Solar Bylaws Lose and Win in Marion

Article 30, the first of the Solar Bylaws proposed by the Marion Energy Management Committee, failed by four votes during the final night of the Marion Town Meeting on Tuesday. It would have formalized the process for installing residential solar arrays. After an informative presentation from Jennifer Francis of the Energy Management Committee and a statement from the Planning Board by Chair Jay Ryder, much discussion and questions on the issue came from town residents.

Then, residents voted. David Titus, Town Moderator, asked for a hand count. Residents raised their hands and each vote was counted. Seventy-nine voted for Article 30 and 48 were against it. Because town meeting requires a two-thirds vote to approve the bylaw amendment, it was defeated.

The Solar Bylaws have been a bone of contention between the Planning Board and the EMC. The complex proposal prompted residents to ask various questions, which were addressed by both sides. At issue was the absence of a special permit process and approval by the Planning Board for solar arrays in town with abutter input.

Approved by a two-thirds majority, again by counting a raised hand vote, was a new Municipal Solar Overlay District designating the town dump area as a site for a solar garden. The vote was 82 votes for the article and 31 against. The two-thirds majority requirement was met, and Article 31 passed.

Again, the proposal had the Planning Board and the EMC both presenting reasons for and against the warrant article.

Ryder said that the two committees – and others – would work together to present an “appropriate” residential bylaw to town residents at the next Town Meeting, to be held in the fall.

A request for the purchase of a new pumper engine for the Fire Department for the approximate sum of $595,000 was defeated. Another Fire Department request for $7,500 for the purchase of four thermal imaging cameras was approved. A request for an upgrade or replacement of the telephone system at a cost of $28,500 was not approved. A $35,500 request for replacement of air packs was approved for the Fire Department.

An overhaul of the Council on Aging bylaws was approved and had no financial impact.

Residents approved a sum of $90,000 to upgrade outside and inside lighting with energy efficient lighting. The EMC asked NSTAR to conduct an energy audit at Sippican School, and this was a recommendation. The replacement of the lighting should generate a savings of more than $24,000 annually. Voters also agreed to a sum of $66,000 to replace 10 windows at Sippican School.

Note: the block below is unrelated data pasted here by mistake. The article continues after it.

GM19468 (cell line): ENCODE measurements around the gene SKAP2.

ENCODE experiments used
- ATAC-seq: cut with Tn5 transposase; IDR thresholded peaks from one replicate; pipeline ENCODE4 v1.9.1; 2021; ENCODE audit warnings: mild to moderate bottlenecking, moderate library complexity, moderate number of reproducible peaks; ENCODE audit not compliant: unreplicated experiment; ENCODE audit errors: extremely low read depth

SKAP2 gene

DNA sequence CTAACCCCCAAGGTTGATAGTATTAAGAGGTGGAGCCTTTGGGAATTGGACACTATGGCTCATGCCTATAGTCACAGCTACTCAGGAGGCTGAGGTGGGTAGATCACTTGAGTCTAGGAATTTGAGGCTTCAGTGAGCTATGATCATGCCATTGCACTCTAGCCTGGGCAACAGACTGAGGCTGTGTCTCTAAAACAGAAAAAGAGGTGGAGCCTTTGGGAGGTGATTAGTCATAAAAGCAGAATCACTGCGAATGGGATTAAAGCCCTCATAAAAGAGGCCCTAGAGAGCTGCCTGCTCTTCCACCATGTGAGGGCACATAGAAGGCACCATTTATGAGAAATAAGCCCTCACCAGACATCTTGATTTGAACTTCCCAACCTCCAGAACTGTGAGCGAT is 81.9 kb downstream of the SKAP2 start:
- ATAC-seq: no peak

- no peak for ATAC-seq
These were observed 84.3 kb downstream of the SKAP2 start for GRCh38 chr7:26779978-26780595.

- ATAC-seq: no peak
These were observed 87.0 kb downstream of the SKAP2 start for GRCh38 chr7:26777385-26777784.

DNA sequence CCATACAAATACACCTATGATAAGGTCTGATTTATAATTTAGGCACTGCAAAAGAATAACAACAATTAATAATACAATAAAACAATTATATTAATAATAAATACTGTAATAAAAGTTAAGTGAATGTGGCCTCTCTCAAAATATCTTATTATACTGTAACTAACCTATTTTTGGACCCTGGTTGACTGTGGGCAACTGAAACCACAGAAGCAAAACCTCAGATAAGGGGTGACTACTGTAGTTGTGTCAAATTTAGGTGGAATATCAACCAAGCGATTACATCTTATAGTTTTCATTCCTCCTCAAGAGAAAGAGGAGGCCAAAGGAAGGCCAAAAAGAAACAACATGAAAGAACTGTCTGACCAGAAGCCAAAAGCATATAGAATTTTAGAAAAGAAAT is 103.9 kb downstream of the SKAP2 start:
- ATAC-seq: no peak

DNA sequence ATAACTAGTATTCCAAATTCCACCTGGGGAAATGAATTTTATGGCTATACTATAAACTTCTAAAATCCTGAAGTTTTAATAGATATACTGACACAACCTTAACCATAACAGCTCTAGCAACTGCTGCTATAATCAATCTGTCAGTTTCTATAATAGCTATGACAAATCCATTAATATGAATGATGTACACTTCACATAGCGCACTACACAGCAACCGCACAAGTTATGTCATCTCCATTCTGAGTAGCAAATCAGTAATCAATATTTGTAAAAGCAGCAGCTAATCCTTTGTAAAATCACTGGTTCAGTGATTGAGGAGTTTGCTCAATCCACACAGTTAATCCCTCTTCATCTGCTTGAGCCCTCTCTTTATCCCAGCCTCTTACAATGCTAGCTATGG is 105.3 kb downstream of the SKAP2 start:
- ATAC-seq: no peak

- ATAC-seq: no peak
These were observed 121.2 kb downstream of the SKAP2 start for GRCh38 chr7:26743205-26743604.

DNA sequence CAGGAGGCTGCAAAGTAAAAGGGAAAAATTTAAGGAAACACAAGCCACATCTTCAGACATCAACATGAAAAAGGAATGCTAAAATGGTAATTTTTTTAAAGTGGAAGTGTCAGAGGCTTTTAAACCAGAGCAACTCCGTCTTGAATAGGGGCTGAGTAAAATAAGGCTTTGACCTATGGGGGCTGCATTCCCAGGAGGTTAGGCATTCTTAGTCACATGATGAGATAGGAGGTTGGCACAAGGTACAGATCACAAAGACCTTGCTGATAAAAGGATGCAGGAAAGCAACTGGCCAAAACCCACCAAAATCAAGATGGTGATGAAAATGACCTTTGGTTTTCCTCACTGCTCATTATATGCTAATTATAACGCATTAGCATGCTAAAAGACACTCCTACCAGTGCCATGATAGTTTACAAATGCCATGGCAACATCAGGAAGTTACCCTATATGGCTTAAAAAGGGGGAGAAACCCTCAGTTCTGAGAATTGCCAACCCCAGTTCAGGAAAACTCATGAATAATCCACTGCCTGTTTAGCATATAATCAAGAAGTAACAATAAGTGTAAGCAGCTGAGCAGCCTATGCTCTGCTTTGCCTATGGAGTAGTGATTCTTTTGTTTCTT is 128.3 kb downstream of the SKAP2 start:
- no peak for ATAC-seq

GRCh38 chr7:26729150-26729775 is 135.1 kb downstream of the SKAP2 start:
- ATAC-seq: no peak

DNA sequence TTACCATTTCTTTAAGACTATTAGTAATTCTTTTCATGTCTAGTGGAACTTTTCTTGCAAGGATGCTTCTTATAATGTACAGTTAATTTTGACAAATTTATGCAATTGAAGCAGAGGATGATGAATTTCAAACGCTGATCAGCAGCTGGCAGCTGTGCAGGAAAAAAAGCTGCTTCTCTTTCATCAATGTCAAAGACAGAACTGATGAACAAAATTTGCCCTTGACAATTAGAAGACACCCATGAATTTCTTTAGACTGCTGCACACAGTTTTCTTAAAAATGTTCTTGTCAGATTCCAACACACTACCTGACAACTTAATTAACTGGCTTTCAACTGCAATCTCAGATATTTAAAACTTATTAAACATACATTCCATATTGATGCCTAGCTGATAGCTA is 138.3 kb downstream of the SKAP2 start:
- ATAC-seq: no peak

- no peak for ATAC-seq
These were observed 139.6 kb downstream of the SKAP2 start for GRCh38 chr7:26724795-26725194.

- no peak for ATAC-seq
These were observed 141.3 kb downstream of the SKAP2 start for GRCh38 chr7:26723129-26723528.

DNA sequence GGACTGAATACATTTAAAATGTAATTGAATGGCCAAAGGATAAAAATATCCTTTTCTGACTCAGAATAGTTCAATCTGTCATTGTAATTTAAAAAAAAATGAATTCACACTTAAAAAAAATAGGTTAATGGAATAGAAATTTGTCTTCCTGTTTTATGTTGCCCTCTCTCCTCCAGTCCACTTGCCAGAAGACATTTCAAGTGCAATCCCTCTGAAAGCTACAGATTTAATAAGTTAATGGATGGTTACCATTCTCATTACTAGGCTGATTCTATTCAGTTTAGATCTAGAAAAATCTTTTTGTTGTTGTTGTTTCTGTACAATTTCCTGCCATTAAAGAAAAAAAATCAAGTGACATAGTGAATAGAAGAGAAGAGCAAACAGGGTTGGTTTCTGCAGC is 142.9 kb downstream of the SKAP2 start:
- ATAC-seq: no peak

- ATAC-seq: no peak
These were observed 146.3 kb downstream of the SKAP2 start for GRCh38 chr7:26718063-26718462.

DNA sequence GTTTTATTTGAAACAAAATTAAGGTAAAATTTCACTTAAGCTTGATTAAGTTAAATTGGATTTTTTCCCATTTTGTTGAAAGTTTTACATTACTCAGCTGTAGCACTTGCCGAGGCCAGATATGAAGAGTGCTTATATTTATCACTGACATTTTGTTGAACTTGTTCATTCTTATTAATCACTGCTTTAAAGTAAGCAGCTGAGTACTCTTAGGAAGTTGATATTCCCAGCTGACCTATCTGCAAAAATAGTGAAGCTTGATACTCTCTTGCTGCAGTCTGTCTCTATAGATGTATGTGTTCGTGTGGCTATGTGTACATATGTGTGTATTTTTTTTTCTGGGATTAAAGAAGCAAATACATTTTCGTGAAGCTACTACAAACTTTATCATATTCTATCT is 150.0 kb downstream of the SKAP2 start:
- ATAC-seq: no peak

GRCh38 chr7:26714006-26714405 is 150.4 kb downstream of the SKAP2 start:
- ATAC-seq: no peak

The town agreed to requests from the Department of Public Works, which includes water and sewer, for $60,000 to replace an outdated computer system that helps oversee the wastewater treatment plant.

An article on waterfront facilities was approved. $150,000 will be transferred from available funds to replace docks and pilings at Island Wharf and at Old Landing. There will be no cost to taxpayers for this transfer. Harbormaster Mike Cormier and his staff plan to do 30% of the manual work to replace the boardwalk at Island Wharf, reducing the overall cost of the project. Other improvements include replacing the concrete part of the 1991 floats and replacing nine existing pilings at Old Landing and putting in five more to reinforce the area to improve public safety.

The Assessor’s office will purchase an upgrade to their Geographic Information System software for a sum of $25,000, which was approved.

The Department of Public Works got the approval to purchase three new vehicles. The Highway Division will purchase a new one-ton dump truck at a cost of $61,000. A one-ton utility truck 4×4 with plow at a cost of $40,000 for the Water Department was also approved. A $40,000 vehicle for the Sewer Department was also approved, paving the way for a new one-ton utility truck 4×4 with plow.

The Community Preservation Committee got the approval for a $2,000 request for annual administration costs. “This is less than three percent of our operating budget,” said Lori Schaefer, representing the committee.

By Joan Hartnett-Barry

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